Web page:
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Editorial: Nepotism cripples system

According to a brief but conclusive research of the Pajhwok Afghan News, nepotism exists in 10 different provinces where 15 key positions are transferred from one family member to another. The transfer of position within families is taking place under the very nose of the government. Faryab, Paktika, Nuristan, Kunduz, Farah, Kabul, Kunar, Ghor, Uruzgan and Badakhshan are provinces were government positions are inherited by the influential families. Merit in these provinces is found only on papers and the papers are found in the trash bin, because in 13 instances, sons replaced fathers. There are two instances of brother and sisterly love.

Favoritism shown to relatives by a person in power is an unforgiveable legal and moral crime. It is corruption—a serious type—and a setback for the nascent democracy. It shows the government is still based on the tribal structure where the fittest rules and is listened. Their say matters and if challenged they can topple the government or create security challenges while forming armed groups. Perhaps it is the reason that the previous and current governments were afraid of sacking some officials. History of the country is full of the stories of militia forces established by powerful individuals to protect their interests. In the recent past, an armed group supported by an influential person emerged in eastern Nangarhar province. The group fought against Daesh at the behest of this individual. The inquisitive minds were forced to question credibility of the government.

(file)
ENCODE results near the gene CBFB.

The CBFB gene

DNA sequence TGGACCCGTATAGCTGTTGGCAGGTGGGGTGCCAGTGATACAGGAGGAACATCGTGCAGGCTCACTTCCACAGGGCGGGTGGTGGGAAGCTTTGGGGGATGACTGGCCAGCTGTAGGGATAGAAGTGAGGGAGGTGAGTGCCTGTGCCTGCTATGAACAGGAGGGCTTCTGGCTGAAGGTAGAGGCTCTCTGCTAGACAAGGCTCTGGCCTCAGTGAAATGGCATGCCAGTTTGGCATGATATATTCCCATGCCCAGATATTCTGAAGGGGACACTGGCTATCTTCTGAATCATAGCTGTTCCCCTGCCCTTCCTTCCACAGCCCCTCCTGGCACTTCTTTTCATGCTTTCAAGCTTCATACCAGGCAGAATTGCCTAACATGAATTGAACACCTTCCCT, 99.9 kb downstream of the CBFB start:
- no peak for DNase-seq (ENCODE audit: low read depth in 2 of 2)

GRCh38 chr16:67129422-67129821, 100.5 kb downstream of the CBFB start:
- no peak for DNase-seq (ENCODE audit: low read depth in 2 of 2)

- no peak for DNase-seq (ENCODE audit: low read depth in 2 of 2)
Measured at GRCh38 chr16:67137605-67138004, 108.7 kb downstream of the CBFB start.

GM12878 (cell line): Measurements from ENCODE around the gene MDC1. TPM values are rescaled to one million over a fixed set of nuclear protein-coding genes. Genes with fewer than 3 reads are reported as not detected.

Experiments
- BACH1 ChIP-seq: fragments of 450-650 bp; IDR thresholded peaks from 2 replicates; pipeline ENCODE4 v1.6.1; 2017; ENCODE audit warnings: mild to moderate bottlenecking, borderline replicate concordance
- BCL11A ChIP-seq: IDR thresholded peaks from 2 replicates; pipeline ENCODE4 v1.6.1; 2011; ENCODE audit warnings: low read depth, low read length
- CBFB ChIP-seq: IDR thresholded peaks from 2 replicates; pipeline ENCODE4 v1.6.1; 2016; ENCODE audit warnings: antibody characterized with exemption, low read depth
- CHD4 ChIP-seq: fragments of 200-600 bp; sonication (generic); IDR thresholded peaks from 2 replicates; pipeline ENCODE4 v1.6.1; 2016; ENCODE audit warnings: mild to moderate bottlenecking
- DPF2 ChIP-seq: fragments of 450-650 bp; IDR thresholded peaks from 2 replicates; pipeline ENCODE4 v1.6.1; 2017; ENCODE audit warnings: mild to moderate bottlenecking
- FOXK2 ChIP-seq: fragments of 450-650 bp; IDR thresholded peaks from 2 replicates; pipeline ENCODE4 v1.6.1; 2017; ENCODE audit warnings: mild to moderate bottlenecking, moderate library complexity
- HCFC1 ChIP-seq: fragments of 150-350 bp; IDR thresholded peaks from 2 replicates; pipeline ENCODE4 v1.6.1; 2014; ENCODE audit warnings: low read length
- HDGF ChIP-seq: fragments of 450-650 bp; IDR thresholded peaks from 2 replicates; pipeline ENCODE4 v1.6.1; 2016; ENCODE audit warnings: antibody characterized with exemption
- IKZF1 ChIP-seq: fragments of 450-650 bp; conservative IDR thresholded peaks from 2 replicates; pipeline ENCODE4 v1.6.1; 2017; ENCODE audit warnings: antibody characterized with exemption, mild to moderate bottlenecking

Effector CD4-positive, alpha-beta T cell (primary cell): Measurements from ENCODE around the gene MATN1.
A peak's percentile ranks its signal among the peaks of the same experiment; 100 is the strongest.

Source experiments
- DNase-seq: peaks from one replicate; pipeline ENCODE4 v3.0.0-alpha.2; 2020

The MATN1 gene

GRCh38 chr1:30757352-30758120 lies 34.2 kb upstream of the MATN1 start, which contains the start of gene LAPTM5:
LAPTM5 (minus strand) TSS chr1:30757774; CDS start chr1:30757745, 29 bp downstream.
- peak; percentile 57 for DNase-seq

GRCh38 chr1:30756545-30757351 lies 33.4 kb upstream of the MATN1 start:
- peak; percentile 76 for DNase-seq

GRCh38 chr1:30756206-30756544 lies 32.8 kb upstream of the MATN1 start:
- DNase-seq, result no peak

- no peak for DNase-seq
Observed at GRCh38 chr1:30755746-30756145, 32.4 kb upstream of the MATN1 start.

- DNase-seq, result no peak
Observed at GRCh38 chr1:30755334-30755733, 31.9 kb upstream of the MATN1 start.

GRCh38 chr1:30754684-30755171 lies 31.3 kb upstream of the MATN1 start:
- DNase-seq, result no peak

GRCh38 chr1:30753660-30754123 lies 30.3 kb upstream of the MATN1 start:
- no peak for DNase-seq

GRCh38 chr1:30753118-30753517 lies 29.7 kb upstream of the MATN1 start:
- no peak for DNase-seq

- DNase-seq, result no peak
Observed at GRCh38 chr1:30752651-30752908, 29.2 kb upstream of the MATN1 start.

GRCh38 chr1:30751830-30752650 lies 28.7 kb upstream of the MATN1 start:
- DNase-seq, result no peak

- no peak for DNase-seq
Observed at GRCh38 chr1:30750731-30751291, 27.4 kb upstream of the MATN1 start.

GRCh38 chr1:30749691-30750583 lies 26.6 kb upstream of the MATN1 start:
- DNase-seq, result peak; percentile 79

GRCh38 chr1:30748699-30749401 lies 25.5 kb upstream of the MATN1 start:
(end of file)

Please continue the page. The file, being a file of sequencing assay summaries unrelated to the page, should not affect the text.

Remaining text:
Blue-eyed managed top positions. Despite drawing wide criticism, reshuffle of the blue-eyed candidates is continued. A few of the ministerial nominees, who were rejected by the Wolesi Jirga, are appointed at different positions. Seemingly, the reshuffle is based on the pledges to the campaigners who supported the candidates. As eyes of the leaders are fixed on re-election, thus, they are not ready to risk losing the supporters, especially the well-off and influential.

Unfortunately, Afghanistan is suffering from drought of statesmen and a flood of politicians. High-ranking Afghan officials including the leaders are working with details rather than ideas that could be translated into actions. This is why they cannot deliver on their pledges. Nepotism is a curse that should be fought at every front. Improvement of different sectors and the proposed reforms process have been in doldrums for the past several years. The issues will remain as it is if our politicians were not turned into statesmen. Therefore, to fight nepotism and foster real democracy in the country, the leaders shall stand on principles.

 

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